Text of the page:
Deputy Richard Boyd Barrett: Information on Richard Boyd Barrett Zoom on Richard Boyd Barrett We are trying to get our heads around what is quite a technical motion and a change designed to impose a higher level of tax on savings but the explanations and assurances being given to us by the Minister are not really satisfactory. We have no examples whatsoever in front of us and there is a legitimate concern that small savers and ordinary people could be hit. This underlines the point that it is utterly unacceptable that we should even be discussing this without proper examples and briefings and we have no choice but to vote against it on that basis. We cannot support something that is not being properly explained, with examples provided and assurances given as to who and how many it will affect and so forth. We have no choice but to oppose this resolution.

Deputy Peter Mathews: Information on Peter Mathews Zoom on Peter Mathews The budget booklet from the Department of Finance states as follows:

The rate of retention tax that applies to deposit interest, together with the rates of exit tax that apply to life assurance policies and investment funds, is being increased and will now be 41% whether payments are made annually or more frequently (previously 33%) or are made less frequently than annually (previously 36%). The increased rates will apply to payments, including deemed payments, made on or after 1 January 2014.

Following on from what the last speaker said, we need to see examples here. Otherwise we are supporting, not supporting or abstaining on an issue that is not clearly understood. I do not like making decisions without seeing how something works. I like to see underneath the bonnet of the car before I buy it. In the case of life assurance policies and investment funds, I have an example which is pertinent here. About 25 or 26 years ago my wife and I started a life assurance savings fund with New Ireland. The purpose of the fund was to provide for fees for university or whatever might arise in 20 years time. Is that one of the life assurance policies and investment funds referred to by the Minister? What sort of exit tax would apply? The idea of those funds was that one saved up in the early years, accumulating with growth to a point where one could start drawing down money to pay fees or to support one's child in college and so forth. If I thought there would be an exit tax on any savings I made at anything resembling the level being proposed here, I would never have set up that fund. In that sense, the Government is discouraging people from being prudent. However, I could be wrong here. Maybe that is not the sort of fund that is being identified for this purpose. I would like an explanation and I would like a few examples so that the people outside can know what is involved. Otherwise it is voodoo land that we are in.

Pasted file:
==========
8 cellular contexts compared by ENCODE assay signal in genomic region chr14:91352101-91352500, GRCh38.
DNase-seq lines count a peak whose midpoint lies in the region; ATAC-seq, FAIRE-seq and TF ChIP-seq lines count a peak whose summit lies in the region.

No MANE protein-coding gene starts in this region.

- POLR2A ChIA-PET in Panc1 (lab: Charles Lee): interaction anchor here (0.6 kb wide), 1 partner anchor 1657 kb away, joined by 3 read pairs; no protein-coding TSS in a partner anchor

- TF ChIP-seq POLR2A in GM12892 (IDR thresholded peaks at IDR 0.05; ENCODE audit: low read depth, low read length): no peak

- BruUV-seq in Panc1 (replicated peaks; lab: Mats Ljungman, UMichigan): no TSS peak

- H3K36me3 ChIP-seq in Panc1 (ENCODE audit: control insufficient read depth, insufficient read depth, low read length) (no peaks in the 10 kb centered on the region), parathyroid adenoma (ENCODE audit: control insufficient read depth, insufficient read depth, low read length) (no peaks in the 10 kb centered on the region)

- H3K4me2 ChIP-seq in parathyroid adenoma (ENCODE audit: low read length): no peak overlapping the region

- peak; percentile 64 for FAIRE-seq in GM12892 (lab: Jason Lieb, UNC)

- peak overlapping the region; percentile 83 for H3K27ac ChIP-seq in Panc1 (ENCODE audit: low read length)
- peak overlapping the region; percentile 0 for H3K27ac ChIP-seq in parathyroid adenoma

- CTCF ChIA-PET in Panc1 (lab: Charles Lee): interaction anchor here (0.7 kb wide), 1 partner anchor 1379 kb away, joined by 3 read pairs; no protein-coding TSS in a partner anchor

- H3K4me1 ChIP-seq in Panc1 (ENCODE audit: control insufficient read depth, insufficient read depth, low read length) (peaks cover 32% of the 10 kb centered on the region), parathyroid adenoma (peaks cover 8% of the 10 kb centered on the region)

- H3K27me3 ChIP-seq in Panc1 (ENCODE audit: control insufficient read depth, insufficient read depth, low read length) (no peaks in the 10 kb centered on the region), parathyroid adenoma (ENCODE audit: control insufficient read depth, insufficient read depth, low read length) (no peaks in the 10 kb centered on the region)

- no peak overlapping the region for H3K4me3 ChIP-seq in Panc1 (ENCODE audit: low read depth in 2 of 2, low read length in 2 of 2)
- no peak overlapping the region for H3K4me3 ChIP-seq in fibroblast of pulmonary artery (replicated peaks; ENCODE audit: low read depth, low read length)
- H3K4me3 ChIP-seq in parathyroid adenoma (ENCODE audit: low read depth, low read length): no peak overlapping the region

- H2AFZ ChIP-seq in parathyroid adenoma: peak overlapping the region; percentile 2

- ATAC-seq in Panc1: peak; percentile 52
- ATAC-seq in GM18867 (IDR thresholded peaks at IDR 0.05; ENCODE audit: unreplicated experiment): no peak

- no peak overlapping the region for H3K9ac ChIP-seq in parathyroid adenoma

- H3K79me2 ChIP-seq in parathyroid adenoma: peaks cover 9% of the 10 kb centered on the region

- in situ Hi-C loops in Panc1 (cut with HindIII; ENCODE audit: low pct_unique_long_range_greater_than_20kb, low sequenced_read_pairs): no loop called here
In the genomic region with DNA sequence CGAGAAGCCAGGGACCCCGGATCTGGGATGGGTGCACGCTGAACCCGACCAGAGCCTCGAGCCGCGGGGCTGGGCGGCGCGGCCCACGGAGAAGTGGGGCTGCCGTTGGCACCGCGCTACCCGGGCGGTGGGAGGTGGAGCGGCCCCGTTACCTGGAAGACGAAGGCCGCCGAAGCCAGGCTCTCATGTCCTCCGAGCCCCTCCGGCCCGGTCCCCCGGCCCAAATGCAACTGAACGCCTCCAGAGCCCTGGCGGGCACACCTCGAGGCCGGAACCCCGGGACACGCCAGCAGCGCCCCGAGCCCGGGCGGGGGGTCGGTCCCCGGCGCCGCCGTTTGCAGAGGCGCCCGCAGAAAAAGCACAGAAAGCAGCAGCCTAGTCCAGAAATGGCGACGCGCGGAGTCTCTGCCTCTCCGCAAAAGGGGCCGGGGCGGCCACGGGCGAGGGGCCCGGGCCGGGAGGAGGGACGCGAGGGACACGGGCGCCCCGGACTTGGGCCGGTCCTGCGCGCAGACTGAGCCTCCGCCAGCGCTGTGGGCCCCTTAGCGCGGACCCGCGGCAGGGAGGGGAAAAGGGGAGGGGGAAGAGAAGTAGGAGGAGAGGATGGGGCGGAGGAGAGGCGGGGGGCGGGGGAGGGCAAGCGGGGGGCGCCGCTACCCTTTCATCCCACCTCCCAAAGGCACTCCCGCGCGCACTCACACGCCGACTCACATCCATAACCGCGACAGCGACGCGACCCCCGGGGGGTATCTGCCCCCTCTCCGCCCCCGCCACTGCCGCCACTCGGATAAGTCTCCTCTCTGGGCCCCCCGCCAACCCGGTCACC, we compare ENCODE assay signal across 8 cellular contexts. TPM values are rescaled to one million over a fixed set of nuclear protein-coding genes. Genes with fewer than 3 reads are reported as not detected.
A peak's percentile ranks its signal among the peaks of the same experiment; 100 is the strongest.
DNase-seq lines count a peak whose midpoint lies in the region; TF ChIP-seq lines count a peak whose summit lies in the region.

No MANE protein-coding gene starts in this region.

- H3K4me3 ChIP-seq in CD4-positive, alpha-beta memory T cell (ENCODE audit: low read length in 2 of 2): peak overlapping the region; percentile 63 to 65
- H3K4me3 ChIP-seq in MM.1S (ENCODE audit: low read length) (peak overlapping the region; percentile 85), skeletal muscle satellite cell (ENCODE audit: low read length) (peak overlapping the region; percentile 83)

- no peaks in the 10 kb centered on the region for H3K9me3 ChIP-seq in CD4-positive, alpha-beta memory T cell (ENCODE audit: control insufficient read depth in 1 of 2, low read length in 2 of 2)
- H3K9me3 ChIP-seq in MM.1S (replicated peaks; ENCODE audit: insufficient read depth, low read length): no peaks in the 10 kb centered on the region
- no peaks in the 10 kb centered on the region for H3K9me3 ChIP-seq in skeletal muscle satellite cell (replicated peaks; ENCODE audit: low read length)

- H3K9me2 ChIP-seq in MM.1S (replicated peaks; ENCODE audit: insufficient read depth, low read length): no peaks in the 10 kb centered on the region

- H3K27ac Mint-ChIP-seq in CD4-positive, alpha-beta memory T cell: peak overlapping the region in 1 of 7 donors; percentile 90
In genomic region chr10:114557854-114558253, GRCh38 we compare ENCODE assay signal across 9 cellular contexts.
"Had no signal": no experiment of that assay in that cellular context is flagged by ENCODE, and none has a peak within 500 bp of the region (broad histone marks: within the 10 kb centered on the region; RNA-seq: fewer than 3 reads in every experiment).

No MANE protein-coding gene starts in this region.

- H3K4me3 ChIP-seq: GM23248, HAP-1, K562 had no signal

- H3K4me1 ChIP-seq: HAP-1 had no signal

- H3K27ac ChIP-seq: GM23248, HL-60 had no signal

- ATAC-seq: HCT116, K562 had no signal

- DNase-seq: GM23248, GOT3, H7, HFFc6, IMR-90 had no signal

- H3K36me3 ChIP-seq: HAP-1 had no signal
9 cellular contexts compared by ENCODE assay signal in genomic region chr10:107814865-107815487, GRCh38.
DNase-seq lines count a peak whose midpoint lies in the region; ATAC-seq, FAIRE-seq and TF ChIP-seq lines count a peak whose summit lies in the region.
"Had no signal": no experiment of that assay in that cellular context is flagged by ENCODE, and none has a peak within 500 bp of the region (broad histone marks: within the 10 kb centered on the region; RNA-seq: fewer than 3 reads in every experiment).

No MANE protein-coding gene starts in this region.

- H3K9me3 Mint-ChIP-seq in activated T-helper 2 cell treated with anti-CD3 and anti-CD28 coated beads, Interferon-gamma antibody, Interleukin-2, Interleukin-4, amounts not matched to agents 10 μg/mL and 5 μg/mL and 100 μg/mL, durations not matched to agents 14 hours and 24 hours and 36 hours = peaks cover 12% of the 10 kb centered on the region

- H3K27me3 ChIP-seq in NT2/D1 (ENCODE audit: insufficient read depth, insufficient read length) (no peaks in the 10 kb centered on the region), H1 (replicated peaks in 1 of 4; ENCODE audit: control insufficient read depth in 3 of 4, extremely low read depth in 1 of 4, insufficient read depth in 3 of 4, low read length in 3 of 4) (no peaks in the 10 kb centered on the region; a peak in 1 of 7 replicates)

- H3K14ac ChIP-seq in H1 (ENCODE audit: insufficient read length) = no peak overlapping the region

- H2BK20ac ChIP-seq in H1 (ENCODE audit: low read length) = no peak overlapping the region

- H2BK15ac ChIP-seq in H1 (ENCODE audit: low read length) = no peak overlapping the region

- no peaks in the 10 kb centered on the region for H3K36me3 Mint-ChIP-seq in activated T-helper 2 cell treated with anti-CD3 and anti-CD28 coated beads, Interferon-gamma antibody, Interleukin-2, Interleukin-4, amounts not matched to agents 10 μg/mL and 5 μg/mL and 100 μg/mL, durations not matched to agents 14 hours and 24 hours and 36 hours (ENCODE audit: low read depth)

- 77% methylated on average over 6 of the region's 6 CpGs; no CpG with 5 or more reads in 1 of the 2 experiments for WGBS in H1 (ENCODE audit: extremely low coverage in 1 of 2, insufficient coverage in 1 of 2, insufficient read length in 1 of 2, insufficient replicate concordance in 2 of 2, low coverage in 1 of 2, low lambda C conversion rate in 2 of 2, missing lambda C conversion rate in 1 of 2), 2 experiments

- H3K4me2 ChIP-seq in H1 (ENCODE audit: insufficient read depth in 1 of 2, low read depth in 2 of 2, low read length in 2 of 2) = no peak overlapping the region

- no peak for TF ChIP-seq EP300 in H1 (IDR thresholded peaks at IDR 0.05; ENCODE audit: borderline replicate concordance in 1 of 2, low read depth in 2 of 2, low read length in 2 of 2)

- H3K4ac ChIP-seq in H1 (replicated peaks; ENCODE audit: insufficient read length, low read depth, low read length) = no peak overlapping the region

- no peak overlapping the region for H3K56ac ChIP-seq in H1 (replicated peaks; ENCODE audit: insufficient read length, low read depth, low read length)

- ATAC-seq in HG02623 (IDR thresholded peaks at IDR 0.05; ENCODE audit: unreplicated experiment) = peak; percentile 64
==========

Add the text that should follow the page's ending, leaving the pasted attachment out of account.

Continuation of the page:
Deputy Michael McGrath: Information on Michael McGrath Zoom on Michael McGrath I will give my interpretation of this resolution. Much of the debate we have just heard is straying into areas that will be part of the Finance Bill, which will provide for the increase in DIRT to 41%. The issue raised by Deputy Mathews concerning exit taxes applying to life assurance policies and investment funds will be part of the Finance Bill. My understanding of Financial Resolution No. 7 is that it relates to very specific special term accounts within financial institutions that hitherto have been exempt from DIRT tax. The Government is removing that exemption and such accounts will be treated in line with all other accounts in financial institutions. That is the change we are making here.

Some of the answers on PRSI have not been satisfactory, to be frank but that is a matter for debate when the relevant legislation is brought forward. We can then discuss the issue of the treatment of PRSI on unearned income for PAYE earners and the self-employed.